BENTLEYVILLE — Village Service Director Lloyd Nagle told Streets and Safety Committee members last week that the Ohio Department of Transportation issued a letter offering a new flat rate for postponed salt deliveries. This applies to municipalities that have ordered road salt in advance, but do not have the room to house it all on site. The state also finalized the price per ton for new orders of salt.

Mr. Nagle said during the May 8 meeting that the ODOT contract previously required municipalities to pay a fee of $10 per month per ton to hold delivery past the May 31 deadline for accepting leftover salt. The letter, however, stated that all municipalities with leftover salt will be charged a flat fee of $15 per ton for Cargill Deicing Technology to store the excess salt between June 1 and Dec. 31 instead.

While this change could save some municipalities thousands of dollars, Mr. Nagle said, it would increase the cost to Bentleyville. Moreland Hills, for example, has about 1,500 tons of salt left to be delivered, he explained, and would save money under the new pricing system if it delays the delivery from Cargill.

Councilman Alex Goetsch explained that the new plan would cost Bentleyville more money because the village probably only needs to postpone the delivery for just one month while new salt bins are constructed in Bentleyville.

Construction on the new bins, estimated to cost $46,780, should begin in early June, Council President and Committee Chairman Ken Kvacek said, and be completed by the end of the month.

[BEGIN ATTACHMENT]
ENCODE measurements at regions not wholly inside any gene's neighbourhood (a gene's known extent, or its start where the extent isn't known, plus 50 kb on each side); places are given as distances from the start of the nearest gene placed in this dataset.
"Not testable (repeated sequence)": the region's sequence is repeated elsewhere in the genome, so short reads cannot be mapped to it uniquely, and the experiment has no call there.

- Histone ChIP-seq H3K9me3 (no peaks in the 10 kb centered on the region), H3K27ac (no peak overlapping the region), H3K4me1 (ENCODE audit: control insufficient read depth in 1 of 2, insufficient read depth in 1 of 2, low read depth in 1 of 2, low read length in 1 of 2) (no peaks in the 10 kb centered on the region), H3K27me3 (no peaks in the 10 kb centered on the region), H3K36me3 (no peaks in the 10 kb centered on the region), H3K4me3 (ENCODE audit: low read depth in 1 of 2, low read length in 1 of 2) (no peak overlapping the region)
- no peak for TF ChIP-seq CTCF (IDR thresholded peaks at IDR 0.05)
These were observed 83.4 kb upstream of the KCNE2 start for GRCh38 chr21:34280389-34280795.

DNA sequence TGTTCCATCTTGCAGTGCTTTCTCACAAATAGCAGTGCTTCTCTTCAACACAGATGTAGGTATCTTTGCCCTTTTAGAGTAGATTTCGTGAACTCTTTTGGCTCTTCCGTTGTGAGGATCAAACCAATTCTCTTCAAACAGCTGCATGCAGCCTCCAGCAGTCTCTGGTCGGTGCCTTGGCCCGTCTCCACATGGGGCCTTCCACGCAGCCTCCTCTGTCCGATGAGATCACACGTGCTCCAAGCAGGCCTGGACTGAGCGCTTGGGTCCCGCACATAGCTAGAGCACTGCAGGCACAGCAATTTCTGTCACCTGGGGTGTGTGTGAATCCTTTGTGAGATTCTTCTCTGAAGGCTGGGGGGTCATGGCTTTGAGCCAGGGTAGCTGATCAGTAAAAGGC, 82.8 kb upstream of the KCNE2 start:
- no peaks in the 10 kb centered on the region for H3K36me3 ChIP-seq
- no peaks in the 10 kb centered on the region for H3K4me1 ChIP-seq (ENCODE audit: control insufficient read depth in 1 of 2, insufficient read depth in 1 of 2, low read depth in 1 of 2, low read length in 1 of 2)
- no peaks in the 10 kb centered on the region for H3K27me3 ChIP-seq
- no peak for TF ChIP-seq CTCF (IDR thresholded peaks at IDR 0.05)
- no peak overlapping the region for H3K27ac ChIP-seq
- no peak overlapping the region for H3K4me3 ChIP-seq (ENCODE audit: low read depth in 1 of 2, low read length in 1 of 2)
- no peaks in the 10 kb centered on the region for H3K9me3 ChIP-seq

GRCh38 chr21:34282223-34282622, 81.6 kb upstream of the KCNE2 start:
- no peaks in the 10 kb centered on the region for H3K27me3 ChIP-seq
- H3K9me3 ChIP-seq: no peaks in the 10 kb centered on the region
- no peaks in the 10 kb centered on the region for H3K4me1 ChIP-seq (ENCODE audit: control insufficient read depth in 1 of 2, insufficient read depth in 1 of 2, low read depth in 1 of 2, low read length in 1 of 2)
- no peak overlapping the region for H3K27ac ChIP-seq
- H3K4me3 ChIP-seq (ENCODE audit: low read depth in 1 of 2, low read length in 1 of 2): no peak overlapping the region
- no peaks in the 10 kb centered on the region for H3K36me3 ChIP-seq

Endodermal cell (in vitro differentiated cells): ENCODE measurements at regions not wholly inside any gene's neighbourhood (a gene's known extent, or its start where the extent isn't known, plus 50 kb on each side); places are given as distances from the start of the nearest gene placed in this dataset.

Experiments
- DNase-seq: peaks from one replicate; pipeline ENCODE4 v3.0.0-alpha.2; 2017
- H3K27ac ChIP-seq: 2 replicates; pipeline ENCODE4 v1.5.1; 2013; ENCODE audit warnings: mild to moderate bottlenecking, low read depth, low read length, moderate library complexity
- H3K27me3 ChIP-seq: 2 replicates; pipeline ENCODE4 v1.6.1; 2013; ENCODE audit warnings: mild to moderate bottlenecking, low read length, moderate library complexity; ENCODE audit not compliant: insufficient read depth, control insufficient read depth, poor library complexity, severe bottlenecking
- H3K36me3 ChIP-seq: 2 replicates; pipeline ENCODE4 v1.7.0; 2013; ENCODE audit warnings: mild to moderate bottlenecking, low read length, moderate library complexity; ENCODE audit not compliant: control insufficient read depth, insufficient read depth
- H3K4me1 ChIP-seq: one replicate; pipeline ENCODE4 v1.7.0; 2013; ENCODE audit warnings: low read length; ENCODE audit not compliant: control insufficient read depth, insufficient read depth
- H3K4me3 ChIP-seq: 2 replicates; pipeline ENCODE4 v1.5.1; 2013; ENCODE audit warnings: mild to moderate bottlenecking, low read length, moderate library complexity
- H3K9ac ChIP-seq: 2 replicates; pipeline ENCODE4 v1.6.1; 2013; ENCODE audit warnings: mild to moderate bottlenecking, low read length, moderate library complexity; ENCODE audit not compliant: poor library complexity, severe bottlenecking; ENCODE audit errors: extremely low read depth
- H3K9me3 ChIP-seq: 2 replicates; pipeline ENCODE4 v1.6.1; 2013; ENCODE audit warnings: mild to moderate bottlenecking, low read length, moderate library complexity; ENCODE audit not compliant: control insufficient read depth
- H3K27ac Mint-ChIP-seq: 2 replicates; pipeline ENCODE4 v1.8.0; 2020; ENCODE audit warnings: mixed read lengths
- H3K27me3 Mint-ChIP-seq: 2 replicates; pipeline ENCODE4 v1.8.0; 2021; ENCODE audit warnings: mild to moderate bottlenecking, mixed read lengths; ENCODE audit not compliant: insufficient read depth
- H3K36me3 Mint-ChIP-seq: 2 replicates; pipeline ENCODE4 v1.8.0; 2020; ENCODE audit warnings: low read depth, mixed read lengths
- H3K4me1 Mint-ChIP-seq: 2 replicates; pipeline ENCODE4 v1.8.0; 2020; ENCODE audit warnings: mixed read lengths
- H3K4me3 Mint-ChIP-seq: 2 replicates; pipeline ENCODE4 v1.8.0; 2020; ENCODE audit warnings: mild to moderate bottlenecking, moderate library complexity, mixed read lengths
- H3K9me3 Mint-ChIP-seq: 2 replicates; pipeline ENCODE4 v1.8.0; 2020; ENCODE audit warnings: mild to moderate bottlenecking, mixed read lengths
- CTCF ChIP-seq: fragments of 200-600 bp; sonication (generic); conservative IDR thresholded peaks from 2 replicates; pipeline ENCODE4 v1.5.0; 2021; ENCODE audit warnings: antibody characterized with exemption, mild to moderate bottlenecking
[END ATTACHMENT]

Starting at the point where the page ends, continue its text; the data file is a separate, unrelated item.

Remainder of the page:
Mr. Kvacek said under the new price for postponing delivery, if the village takes in the minimum requirement of 300 tons out of the 400 tons the village has remaining at Cargill – totaling 900 out of 1,000 tons ordered for the year to meet the ODOT contract’s 90 percent delivery requirement – it would cost $4,500. Postponing under the previous plan would have cost Bentleyville just $3,000 for one month.

“I mean, if it turns out we need a month and a half, we’re better off under this plan than we would have been under a $10 per ton per month [plan] because that would have been $6,000 versus $4,500,” Mr. Goetsch added acknowledging ODOT’s intent to save municipalities money with the new plan.

“I think [ODOT’s] probably saying, ‘OK, we’ll do that until the end of December because so many people are full of salt right now,’” Mr. Kvacek said on why he believed the change was made.

Mr. Nagle and Mr. Kvacek said Nickol Sell, the village fiscal officer, will reach out to the department to see if the village could get a discounted rate for postponing the delivery for a shorter period of time.

As for the price of new salt, Mr. Nagle said this year’s cost will be $73.28 per ton for Bentleyville, about $9 more than last year’s $64 per ton. In last month’s meeting, the committee decided the village will order just 400 tons of salt for the next winter season, bringing the total cost of new salt for Bentleyville to about $29,300.

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